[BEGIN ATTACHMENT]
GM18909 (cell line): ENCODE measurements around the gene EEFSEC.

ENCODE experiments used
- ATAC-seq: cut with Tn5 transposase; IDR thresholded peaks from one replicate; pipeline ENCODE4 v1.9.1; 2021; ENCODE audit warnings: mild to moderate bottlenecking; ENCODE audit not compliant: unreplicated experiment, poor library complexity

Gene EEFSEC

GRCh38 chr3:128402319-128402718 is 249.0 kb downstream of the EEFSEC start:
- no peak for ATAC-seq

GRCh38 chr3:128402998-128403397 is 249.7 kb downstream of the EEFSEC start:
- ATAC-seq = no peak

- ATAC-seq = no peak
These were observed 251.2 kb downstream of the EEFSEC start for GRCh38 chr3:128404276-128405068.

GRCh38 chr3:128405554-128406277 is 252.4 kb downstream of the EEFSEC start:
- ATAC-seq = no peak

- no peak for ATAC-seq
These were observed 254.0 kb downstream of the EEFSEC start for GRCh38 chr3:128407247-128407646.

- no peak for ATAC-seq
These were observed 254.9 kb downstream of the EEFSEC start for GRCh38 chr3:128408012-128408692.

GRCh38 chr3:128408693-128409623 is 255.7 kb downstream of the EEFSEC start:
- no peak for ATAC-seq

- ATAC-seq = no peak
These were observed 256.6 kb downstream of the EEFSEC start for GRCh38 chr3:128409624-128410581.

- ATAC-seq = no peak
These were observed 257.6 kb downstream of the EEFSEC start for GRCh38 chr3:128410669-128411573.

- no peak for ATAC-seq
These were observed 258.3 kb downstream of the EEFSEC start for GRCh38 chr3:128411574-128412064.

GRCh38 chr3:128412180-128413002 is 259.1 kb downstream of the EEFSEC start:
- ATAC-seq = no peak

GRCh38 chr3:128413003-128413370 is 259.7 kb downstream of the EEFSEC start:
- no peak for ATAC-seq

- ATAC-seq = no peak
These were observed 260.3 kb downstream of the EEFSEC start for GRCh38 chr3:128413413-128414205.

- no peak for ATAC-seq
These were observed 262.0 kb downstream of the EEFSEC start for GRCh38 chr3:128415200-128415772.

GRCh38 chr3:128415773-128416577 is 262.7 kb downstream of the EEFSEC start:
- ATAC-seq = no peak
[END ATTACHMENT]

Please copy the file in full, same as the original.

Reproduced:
GM18909 (cell line): ENCODE measurements around the gene EEFSEC.

ENCODE experiments used
- ATAC-seq: cut with Tn5 transposase; IDR thresholded peaks from one replicate; pipeline ENCODE4 v1.9.1; 2021; ENCODE audit warnings: mild to moderate bottlenecking; ENCODE audit not compliant: unreplicated experiment, poor library complexity

Gene EEFSEC

GRCh38 chr3:128402319-128402718 is 249.0 kb downstream of the EEFSEC start:
- no peak for ATAC-seq

GRCh38 chr3:128402998-128403397 is 249.7 kb downstream of the EEFSEC start:
- ATAC-seq = no peak

- ATAC-seq = no peak
These were observed 251.2 kb downstream of the EEFSEC start for GRCh38 chr3:128404276-128405068.

GRCh38 chr3:128405554-128406277 is 252.4 kb downstream of the EEFSEC start:
- ATAC-seq = no peak

- no peak for ATAC-seq
These were observed 254.0 kb downstream of the EEFSEC start for GRCh38 chr3:128407247-128407646.

- no peak for ATAC-seq
These were observed 254.9 kb downstream of the EEFSEC start for GRCh38 chr3:128408012-128408692.

GRCh38 chr3:128408693-128409623 is 255.7 kb downstream of the EEFSEC start:
- no peak for ATAC-seq

- ATAC-seq = no peak
These were observed 256.6 kb downstream of the EEFSEC start for GRCh38 chr3:128409624-128410581.

- ATAC-seq = no peak
These were observed 257.6 kb downstream of the EEFSEC start for GRCh38 chr3:128410669-128411573.

- no peak for ATAC-seq
These were observed 258.3 kb downstream of the EEFSEC start for GRCh38 chr3:128411574-128412064.

GRCh38 chr3:128412180-128413002 is 259.1 kb downstream of the EEFSEC start:
- ATAC-seq = no peak

GRCh38 chr3:128413003-128413370 is 259.7 kb downstream of the EEFSEC start:
- no peak for ATAC-seq

- ATAC-seq = no peak
These were observed 260.3 kb downstream of the EEFSEC start for GRCh38 chr3:128413413-128414205.

- no peak for ATAC-seq
These were observed 262.0 kb downstream of the EEFSEC start for GRCh38 chr3:128415200-128415772.

GRCh38 chr3:128415773-128416577 is 262.7 kb downstream of the EEFSEC start:
- ATAC-seq = no peak